CHOC Mom, Co-Founder of Epilepsy Support Network of OC Offers Helpful Tips

In honor of National Epilepsy Awareness Month (November), Janna Moore, whose daughter is being treated for epilepsy at CHOC and who also co-founded the Epilepsy Support Network of Orange County, provided the following guest post. These tips are intended to help parents cope with the diagnosis of epilepsy and ensure their children get the best possible treatment and experience the best possible outcomes.  This list was compiled from a survey Janna completed with 70 parents, who have more than 275 years of epilepsy experience, combined.

Attention Parents of Children with Epilepsy: Here’s a “Top 10” List You Won’t Want to Miss!

1) Find an experienced pediatric epileptologist at a pediatric epilepsy center.

2) Try and video/digitally record your child’s seizure to show the doctor at your child’s appointment.

3) Get an accurate epilepsy diagnosis detailing the seizure type or syndrome to ensure the most effective treatment for your child.

4) Join a local epilepsy advocacy organization, like Epilepsy Support Network of Orange County, to connect – through educational and emotional support groups – with other parents who have many years of experience caring for their children with epilepsy.

5) Join an on-line support group to learn as much as you can about your child’s seizure type.

6) Start a medical notebook: track/record seizures – dates, times, triggers, in addition to how it started and what it looked like. Details are very important for the doctor.  Get yourself a calender, a log sheet, or sign onto “Seizure Tracker”.

7) Ask your child’s doctor about the emergency epilepsy medication, Diastat, if your child’s seizures last longer than 5 minutes or cluster.  Call 911 if child is experiencing 1st time seizure or if a child with epilepsy has a seizure lasting longer than 5 minutes.

8) Educate yourself about your child’s specific seizure type once you get an accurate diagnosis.

9) Train your family members, child care providers and teachers on seizure recognition and first aid so your child is safe in any environment. You can schedule this presentation through Epilepsy Support Network.

10) Keep an eye on cognitive abilities and report to the doctor if you see a decline, which could be seizure -related.  Watch for behavioral changes, as well.  Be sure to address cognitive, behavioral, social issues if they arise – the sooner, the better.

Janna Moore’s daughter was diagnosed with epilepsy when she was 3 ½ years old.  She and her family experienced several challenges along the way, until arriving at CHOC Children’s, where she was seen by Dr. Mary Zupanc, director of CHOC’s Comprehensive Epilepsy Program.  Janna is a co-founder of the Epilepsy Support Network of Orange County, for which she currently serves as director of programs and services.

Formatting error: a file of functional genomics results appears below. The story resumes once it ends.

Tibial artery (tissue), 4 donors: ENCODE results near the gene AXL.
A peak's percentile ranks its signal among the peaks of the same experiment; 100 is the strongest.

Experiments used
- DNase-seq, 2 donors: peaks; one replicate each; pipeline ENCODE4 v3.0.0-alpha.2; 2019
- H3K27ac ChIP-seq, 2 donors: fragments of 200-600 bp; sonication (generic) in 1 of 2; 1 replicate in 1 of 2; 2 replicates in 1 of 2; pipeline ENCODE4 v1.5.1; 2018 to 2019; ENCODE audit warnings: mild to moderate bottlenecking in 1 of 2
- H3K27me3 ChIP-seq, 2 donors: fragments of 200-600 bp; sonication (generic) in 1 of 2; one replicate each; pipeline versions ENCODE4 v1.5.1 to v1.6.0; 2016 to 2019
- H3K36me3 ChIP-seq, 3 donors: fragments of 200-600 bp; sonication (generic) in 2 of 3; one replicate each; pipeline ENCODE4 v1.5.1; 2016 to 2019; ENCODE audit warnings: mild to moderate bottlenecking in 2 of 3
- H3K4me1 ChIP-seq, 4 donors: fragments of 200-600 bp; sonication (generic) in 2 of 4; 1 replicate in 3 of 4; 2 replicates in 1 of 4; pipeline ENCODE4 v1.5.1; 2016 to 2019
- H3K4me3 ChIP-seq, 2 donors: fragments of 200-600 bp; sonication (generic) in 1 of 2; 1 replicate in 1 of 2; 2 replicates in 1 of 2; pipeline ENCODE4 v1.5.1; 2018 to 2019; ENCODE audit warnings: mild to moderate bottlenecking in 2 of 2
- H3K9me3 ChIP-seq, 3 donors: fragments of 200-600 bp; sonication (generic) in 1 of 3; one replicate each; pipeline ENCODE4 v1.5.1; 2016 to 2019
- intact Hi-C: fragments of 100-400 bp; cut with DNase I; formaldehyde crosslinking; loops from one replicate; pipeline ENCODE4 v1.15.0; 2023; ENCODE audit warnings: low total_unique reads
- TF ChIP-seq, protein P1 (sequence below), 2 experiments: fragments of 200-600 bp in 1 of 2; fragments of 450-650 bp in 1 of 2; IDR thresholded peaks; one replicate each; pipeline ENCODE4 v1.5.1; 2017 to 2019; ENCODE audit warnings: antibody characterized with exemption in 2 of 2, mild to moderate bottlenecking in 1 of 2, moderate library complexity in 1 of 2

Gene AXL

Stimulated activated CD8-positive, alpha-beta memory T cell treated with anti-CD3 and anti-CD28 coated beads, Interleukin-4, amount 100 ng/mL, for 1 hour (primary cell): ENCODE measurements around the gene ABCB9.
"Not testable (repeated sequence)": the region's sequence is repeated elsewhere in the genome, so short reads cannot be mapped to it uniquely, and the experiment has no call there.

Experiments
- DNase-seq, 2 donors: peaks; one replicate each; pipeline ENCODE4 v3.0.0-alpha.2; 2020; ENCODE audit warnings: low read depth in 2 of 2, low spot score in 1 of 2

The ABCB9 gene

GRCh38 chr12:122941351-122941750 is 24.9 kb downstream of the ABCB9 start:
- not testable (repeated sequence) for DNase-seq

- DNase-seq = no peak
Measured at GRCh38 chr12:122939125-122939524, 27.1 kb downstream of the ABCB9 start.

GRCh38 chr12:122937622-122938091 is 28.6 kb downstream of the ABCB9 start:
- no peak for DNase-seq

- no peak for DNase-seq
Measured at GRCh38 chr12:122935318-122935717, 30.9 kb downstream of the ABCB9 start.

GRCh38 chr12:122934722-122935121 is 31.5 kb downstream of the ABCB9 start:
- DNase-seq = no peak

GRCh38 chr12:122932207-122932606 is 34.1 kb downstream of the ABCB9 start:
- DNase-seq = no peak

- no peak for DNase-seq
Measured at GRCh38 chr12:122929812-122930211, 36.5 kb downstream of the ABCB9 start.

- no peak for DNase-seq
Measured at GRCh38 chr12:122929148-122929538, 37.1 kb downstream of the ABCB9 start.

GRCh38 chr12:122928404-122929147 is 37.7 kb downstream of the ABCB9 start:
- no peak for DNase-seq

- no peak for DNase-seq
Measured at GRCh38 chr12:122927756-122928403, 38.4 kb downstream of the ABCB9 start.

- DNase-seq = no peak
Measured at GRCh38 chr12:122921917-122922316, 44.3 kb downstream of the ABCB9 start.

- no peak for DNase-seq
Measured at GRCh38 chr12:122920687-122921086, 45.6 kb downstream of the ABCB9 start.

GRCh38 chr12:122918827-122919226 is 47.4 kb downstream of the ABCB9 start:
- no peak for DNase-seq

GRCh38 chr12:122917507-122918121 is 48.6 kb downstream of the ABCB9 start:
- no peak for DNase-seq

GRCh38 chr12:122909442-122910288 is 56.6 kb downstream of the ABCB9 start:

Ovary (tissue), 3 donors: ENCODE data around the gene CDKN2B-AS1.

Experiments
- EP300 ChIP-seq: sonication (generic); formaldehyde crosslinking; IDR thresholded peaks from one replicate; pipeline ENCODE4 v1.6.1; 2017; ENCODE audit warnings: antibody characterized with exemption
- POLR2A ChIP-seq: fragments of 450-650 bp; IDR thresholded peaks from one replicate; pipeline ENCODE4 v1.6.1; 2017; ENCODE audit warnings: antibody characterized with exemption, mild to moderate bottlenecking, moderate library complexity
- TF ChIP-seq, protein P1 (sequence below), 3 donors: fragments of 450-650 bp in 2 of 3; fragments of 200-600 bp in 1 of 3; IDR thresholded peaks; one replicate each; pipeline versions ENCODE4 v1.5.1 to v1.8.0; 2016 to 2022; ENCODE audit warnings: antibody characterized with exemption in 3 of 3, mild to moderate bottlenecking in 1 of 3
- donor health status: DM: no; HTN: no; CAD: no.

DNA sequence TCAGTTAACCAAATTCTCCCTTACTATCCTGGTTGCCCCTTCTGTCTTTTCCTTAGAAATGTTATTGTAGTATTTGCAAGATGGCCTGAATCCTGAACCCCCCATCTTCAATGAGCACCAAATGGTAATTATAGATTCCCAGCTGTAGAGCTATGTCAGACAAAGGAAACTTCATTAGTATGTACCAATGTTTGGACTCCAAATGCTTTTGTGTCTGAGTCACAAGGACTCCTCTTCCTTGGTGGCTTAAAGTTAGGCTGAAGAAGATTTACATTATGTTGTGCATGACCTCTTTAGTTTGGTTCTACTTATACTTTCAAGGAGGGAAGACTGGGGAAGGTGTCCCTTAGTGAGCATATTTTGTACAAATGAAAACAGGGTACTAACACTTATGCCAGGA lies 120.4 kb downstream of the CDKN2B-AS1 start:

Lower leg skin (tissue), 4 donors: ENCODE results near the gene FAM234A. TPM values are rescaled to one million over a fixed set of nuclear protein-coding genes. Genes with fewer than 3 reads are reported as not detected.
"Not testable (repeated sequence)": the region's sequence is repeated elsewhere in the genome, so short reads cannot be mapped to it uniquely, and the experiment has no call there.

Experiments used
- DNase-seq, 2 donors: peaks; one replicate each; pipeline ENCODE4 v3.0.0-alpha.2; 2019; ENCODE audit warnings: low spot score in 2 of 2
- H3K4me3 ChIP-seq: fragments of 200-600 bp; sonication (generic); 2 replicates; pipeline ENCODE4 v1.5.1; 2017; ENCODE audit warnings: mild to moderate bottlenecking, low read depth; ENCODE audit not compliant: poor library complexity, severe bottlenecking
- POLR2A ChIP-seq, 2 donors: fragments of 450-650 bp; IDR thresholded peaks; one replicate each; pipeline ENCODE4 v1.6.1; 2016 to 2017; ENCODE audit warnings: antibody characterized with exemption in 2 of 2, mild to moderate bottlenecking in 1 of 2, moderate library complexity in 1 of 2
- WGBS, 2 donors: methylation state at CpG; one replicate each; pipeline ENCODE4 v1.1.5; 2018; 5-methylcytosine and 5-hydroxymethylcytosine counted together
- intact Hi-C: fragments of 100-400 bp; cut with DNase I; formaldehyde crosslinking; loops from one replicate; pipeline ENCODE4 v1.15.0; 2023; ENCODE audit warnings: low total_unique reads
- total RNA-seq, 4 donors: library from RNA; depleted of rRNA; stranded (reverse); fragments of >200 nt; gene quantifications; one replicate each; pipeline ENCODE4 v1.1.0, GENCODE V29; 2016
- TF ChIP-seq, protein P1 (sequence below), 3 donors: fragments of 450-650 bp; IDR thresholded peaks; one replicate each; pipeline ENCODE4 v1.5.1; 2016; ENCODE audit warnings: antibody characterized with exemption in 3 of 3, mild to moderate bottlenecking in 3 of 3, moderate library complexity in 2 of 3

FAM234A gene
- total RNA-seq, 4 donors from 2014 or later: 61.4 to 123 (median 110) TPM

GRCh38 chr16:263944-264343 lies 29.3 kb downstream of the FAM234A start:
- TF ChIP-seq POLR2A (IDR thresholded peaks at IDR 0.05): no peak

Related articles:

  • A Teenager With Epilepsy: Stephen’s Story
    In Recognition of Epilepsy Awareness Month, we spoke with a teenager with the condition to learn more about life with epilepsy, and what advice he would offer a newly diagnosed ...
  • Kara’s Story: A Journey with Epilepsy
    Heidi Sexton knew her young epileptic daughter, Kara, needed more help. Anti-seizure medications didn’t help, hospital visits were frequent, and seizures and tantrums continued. “It was time,” Heidi recalled. “I went ...
  • Keeping A Close Watch
    By age 4, Grace Rogers was riding a bicycle without training wheels. She was roller-blading and skateboarding—an active, spunky kid growing up in Buena Park with an older sister and ...


3 thoughts on “CHOC Mom, Co-Founder of Epilepsy Support Network of OC Offers Helpful Tips”

  1. Awesome article! Epilepsy Support Network of OC is a wonderful group of people, and I encourage anyone that is effected by Epilepsy in that area to join the group. I have attended meetings they have and always learn something new, even having lived with Epilepsy for 15 years. Great job Janna!

  2. Thank you so much for this! Its so helpful to have all these tips available in one place. I have a child with epilepsy, and am grateful anytime attention is drawn to this issue, and issue that affects so many yet receives such little attention and recognition. I am also a teacher and have a family affected by seizures- mom, aunt, and all 4 children. It will be wonderful to be able to print this out, hand it to them, and refer them to ESN of OC.

  3. I have a 6 year old daughter, who has a cyst/ tumor in her brain. It is causing seizures. We have been to 3 neurologist and 2 neurosurgeons . . So far. All of them reccomend for her to be seen by an epileptologist/ epileptology center. Between insurance and doctors, she has yet to be diagnosed with what type of seizures. I am fighting for my daughter to be seen at choc. I’m so glad to see this blog. It is very helpful! This list is everything I have been trying for since 6 months ago when her EEG came back abnormal. Thank you for the information!!

Leave a Reply

Your email address will not be published. Required fields are marked *